Saturday, February 11, 2012

Contre le dopage

What a week for doping.  What can one say that has already been said, and surely more eloquently than I ever could?

The big surprise, perhaps was Benjamin Martel, a Quebec amateur, popped for testosterone last yearLa belle says the francophone blogs have been abuzz with this news and whilst most are condemning him, he has his share of supporters, many trotting out the "his bidon was spiked" defence. 

Really?  Spiked bidons?  Really?  What is this?  1975?  Speaking of 1975, testosterone is so 70s!  I thought the use of the big T as a doping agent went out with flares and disco!  Testosterone and spiked bidons, haven't we come any further than this in 35 years?  What's next?  The Jack Daniels and dehydration defence?  The phantom twin defence?  Or maybe the spiked steak defence? 

What?  Too soon?

I never thought that they'd ding Contador.  Personally, my view was that it should have been a slam-dunk but given the stakes I was sure that it wouldn't happen, to the extent when I read the news it was an almost visceral shock!  Armstrong?  Well, if I have to tell another fanboy all it means is federal laws regarding the use of federal money for the purchase of illegal substances were not broken, well you get my drift.  It's SCA all over again.  As for Ullrich, well hey, he has as much as admitted playing with the heavy water.  I always said he had class and once more, it shows.  Armstrong and Contador have tied themselvs in linguistic and legal knots, straining credulity to prove their innocence whereas der Kaiser has 'fessed up, faced his fate and taken his punishment like a true campione.  Class.  The two year ban may seem strange, but it if he were still involved in cycling it would stop him from being in team management, a DS or the like.  There are way too many former dopers running teams.  Riis, for one.  I sense a certain poetic justice if Saxo were to be demoted to Pro Conti after this.  Oh, and a certain Erik Lyman.  Who?  Benjamin Martel's manager, who himself served one, if not two, doping suspensions.  See what I mean?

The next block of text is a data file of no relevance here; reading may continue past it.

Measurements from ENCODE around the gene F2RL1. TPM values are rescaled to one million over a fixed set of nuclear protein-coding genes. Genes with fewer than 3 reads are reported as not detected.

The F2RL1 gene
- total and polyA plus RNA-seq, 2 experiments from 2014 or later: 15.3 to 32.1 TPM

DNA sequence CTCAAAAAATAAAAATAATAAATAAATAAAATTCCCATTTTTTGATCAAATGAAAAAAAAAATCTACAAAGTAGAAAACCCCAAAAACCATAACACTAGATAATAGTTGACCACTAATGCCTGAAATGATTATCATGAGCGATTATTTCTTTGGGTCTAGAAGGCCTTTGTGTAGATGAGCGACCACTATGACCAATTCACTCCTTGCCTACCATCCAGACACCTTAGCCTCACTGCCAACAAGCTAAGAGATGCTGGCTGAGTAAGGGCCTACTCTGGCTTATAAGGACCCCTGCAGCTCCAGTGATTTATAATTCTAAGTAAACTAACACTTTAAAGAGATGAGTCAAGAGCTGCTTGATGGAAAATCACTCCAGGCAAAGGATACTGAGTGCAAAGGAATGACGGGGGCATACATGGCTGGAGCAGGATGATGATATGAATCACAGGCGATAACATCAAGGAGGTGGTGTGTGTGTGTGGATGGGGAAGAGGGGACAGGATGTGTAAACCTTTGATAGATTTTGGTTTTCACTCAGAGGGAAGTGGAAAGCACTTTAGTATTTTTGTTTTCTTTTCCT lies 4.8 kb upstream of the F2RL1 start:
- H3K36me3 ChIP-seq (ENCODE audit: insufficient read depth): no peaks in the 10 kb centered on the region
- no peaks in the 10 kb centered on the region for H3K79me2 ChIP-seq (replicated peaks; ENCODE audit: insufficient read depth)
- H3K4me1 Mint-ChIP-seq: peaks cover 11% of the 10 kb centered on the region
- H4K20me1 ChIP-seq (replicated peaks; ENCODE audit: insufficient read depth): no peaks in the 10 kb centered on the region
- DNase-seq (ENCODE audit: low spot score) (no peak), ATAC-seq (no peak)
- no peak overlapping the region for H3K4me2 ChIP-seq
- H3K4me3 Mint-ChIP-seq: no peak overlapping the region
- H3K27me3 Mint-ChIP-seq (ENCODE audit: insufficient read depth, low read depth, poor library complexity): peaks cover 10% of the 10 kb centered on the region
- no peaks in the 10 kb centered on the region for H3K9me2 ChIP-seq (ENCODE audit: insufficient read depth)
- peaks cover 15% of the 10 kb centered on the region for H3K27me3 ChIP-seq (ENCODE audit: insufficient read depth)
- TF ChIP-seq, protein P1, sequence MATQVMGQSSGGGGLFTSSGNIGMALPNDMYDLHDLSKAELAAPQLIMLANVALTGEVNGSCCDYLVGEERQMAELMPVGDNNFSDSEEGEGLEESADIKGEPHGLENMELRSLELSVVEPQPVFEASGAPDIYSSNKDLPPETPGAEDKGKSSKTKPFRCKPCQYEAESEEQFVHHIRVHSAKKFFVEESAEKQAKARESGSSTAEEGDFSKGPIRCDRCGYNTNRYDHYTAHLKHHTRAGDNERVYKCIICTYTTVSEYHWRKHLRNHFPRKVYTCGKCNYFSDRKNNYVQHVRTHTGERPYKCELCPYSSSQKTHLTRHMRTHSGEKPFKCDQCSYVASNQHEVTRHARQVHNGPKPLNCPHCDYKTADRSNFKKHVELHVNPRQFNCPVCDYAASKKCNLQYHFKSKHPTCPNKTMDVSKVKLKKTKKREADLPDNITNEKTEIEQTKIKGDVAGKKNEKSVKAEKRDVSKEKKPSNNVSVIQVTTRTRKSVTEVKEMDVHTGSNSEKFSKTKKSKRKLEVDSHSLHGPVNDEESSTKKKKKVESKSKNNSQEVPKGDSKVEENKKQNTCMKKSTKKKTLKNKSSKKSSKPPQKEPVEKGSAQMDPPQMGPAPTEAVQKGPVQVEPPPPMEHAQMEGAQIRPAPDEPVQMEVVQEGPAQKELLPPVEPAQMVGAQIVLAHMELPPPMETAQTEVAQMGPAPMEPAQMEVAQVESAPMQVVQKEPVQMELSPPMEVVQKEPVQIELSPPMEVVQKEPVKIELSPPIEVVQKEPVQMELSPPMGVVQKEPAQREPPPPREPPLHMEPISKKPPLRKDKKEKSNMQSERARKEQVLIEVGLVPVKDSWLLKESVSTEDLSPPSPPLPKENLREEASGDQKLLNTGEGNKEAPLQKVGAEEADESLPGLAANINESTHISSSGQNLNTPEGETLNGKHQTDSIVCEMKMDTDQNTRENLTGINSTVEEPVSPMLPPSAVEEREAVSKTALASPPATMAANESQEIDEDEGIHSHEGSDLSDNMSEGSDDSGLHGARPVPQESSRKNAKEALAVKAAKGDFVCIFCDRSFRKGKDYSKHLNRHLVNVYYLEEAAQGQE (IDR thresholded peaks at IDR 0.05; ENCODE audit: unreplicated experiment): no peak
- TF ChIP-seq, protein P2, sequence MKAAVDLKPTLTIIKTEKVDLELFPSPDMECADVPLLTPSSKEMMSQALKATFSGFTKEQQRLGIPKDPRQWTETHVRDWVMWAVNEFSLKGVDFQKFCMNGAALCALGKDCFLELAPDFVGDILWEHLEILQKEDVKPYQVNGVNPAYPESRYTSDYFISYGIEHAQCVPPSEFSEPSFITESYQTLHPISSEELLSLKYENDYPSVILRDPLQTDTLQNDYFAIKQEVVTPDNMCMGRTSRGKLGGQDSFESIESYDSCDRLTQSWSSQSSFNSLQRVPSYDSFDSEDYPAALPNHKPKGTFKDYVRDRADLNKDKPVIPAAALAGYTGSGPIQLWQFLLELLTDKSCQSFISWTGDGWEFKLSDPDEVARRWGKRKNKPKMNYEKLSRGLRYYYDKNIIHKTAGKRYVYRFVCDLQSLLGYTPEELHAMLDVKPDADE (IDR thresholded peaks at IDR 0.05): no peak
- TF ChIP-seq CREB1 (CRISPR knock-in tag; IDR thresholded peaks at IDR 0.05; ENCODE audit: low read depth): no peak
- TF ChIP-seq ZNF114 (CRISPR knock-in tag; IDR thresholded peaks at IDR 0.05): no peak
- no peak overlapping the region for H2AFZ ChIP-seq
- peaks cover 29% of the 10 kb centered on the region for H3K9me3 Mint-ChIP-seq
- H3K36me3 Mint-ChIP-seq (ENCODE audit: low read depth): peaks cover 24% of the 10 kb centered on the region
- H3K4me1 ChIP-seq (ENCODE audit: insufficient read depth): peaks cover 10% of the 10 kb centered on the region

How's this for unintended consequences following Contador's ban?  He is stricken from the Tour de San Luis top-three, promoting a certain Stephan Schumacher to the podium.  F#%k!

That notwithstanding, this may have been a bad week for cycling on the surface, but maybe not for the future.  Maybe the good news is that the "authorities" have finally grown themselves a collective pair and are not afraid to bust riders for doping, regardless of who they are.  No longer, perhaps, are the days when a Grand Tour gave immunity from prosecution.

Le cyclisme est mort, vive le cyclisme!


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